Karru Martinson - Deutsche Bank

And just lastly, historically the payback on a new store was kind of around three years. Have those metrics changed for you?

Kenneth Martindale

I don’t think the payback on a new store is three years. It’s really when is a new store positive in terms of cash flow, because it takes a period of time for the store to reach critical mass. And I think we’ve said in the past that’s kind of a three to five year sort of time horizon. And really, we look at a 10-year payback on a net new store in terms of how we analyze it. On our relocations, it’s substantially faster.

Operator

Your next question comes from the line of Karen Eltrich of Mitsubishi Bank.

Karen Eltrich - Mitsubishi Bank

As I look at your vision for your company, it kind of sounds like, with regard to healthcare, you want to be solution driven. How are you employing your GNC store within a store to achieve this? How much operating leverage can you get off that, and how many new GNCs do you plan on expanding into?

John Standley

Well, I mean, GNC is a pretty important element in our overall front end offering. We’ve had the relationship with them for a long time. I think we told you on the last call that we renewed the relationship for an additional term. And so we don’t have a set number that we’ve targeted, but we have some contractual agreements. We’re going to open at least 50 of those a year, and they continue to perform well. In the new format, we’re expanding the layout, and we’re trying to reposition it a little bit, so that it’s even more impactful when you walk in the door. So it’s a very important piece of the strategy for us going forward.

Karen Eltrich - Mitsubishi Bank

And with all the new initiatives that you, as we look to the year ahead, what is your advertising strategy? You mentioned using the Wellness card database, which is an obvious for you, but what else are you thinking about in terms of media?

John Standley

Well, I don’t know that it’s going to change a lot from what we’ve done in the last couple of years. We’re going to continue to drive all of our promotional activity through Wellness Plus. It’s obviously at the heart of our marketing strategy. And you know, you just mentioned it, but we’re going to continue to ramp up our efforts on building relationships one to one with these customers.

And eventually, I think we need to move more into digital and mobile. So we’re working hard at that, but I don’t see a major shift overnight in that direction. But over time, you’re going to see more and more emphasis on that. And again, we’ve got a huge database now that we can work against. So that will be the primary shift that you’re going to see over the next few years for us.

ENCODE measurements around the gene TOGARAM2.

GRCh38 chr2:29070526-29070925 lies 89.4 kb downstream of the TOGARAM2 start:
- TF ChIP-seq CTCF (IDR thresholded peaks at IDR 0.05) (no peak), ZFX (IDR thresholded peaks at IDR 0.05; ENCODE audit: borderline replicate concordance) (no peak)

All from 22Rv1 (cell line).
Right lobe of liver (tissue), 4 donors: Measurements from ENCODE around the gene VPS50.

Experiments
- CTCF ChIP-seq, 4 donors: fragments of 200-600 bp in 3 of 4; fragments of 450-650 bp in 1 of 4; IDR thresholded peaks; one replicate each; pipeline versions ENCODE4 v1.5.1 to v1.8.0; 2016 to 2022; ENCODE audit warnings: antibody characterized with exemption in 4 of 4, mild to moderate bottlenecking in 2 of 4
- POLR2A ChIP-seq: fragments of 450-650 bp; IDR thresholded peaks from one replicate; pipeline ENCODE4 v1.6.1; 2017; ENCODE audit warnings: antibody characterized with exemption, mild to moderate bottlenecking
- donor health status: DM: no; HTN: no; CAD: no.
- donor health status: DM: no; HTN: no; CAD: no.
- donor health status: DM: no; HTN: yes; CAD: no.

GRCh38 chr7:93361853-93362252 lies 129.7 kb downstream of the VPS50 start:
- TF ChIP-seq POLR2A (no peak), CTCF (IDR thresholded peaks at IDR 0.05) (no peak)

Karen Eltrich - Mitsubishi Bank

And how many Rite Aid stores do you think have the potential to have a clinic within it?

John Standley

A lot. [laughter]

Karen Eltrich - Mitsubishi Bank

Fair enough. What is the cost to implement a clinic within?

Kenneth Martindale

It’s about $200,000 all in.

Operator

Your next question comes from the line of Kristen McDuffy of Goldman Sachs.

Kristen McDuffy - Goldman Sachs

As a quick follow up to Karru’s question, can you talk about whether you plan to call your 10.25s with cash?

Frank Vitrano

We will decide that as we get closer, but that’s clearly an option, given the free cash flow.

Kristen McDuffy - Goldman Sachs

And can you talk about any early trends you’re seeing in your front end business in the start of fiscal 2015, how the promotional environment compares to the prior first quarter and whether the shift in Easter is a big deal?

John Standley

Well, the shift in Easter was a big deal, it was a very big deal.

Kenneth Martindale

Given the month of March numbers.

John Standley

I think, you know, in terms of trends that we’ve seen in the business, pharmacy scripts have continued to strengthen, so we feel pretty good about the trends there. Front end, I think for the month, will be positive, but we’ll obviously benefit from the significant shift in the Easter timing. So it’s one of those seasonal periods where it’s hard to give you a precise read, but we have to see how it kind of develops.

Kristen McDuffy - Goldman Sachs

And just lastly, can you give us a sense for what percentage of your store base you consider to still be in the underperforming tier?

Frank Vitrano

I would say probably 10%.

Kristen McDuffy - Goldman Sachs

And what is your target private label percentage over time?

John Standley

You know, we don’t really have a target that we’ve laid out there, but we think that there’s a substantial opportunity for us to grow that business. I think we’ve got a very solid program on the street right now, but obviously we’re going to spend a lot of time and a lot of effort to truly build a world-class brand here. And so we think that there’s substantial upside. We wouldn’t want to quantify it right now, but there’s substantial upside for us.

Operator

Your next question comes from the line of Bryan Hunt of Wells Fargo Securities.

Bryan Hunt - Wells Fargo Securities

I’d like to say, the opportunities in front of you appear more dynamic today than they’ve seemed in the last decade, so kudos. But I’d like to focus in on your engagement of patients with chronic illnesses. How do you sustain the day with your engagement of those patients relative to your expectations, and as you move forward, what do you see the mix of those patients kind of maxing out as a percentage of your script counts?